Date: 1972
Creator: Staatz, Mortimer Hay; Tabor, R. W.; Weis, Paul L.; Robertson, Jacques F.; Van Noy, Ronald M. & Pattee, Eldon C.
Partner: UNT Libraries Government Documents Department

Ancient Lavas in Shenandoah National Park Near Luray, Virginia

Description: Abstract: In the Blue Ridge Province of northern Virginia, Maryland, and southern Pennsylvania, Lower Cambrian beds are underlain by a thick sequence of greenstone and interbedded sedimentary rocks known as the Catoctin Formation. An area near Luray, Va., was studied to determine the thickness of the formation, its relationship to overlying and underlying rocks, and the original nature of the lavas from which the Catoctin greenstone was derived. There the Catoctin Formation lies unconformably on granitic rocks. Its basal sedimentary layer ranges from a few inches to 150 feet in thickness and contains pebbles of underlying basement rocks. The erosion surface beneath the Catoctin is irregular, and in several places, hills as much as 1,000 feet high were buried beneath the Catoctin lavas. No important time break is indicated between the deposition of the Catoctin Formation and the overlying Cambrian sediments. The original Catoctin lavas were basaltic and were probably normal plateau basalts. Columnar joints, amygdules, sedimentary dikes, flow breccias, low-dipping primary joints, and other primary structures are well preserved.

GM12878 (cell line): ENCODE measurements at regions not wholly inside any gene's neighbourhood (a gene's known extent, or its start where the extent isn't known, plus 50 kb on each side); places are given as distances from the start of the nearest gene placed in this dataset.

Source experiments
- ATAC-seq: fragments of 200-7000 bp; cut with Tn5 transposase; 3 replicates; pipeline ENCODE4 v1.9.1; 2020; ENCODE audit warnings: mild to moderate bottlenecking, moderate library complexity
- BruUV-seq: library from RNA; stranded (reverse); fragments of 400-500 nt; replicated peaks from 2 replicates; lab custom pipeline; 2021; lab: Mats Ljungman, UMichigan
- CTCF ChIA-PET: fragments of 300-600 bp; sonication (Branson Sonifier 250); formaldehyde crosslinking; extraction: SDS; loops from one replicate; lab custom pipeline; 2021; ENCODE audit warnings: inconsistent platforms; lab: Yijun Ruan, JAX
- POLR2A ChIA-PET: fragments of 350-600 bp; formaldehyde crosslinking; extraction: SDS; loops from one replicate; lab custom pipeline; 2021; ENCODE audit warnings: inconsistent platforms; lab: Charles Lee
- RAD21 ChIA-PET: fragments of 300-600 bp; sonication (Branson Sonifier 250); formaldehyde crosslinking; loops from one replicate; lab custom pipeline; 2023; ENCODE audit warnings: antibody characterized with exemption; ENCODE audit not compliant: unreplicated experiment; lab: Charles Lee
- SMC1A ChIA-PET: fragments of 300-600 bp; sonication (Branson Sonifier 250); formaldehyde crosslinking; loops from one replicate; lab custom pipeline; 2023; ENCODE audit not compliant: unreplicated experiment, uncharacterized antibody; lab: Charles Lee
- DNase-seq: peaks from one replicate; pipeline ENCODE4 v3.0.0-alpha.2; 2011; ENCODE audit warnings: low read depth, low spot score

Date: 1969
Creator: Reed, John Calvin, Jr.
Partner: UNT Libraries Government Documents Department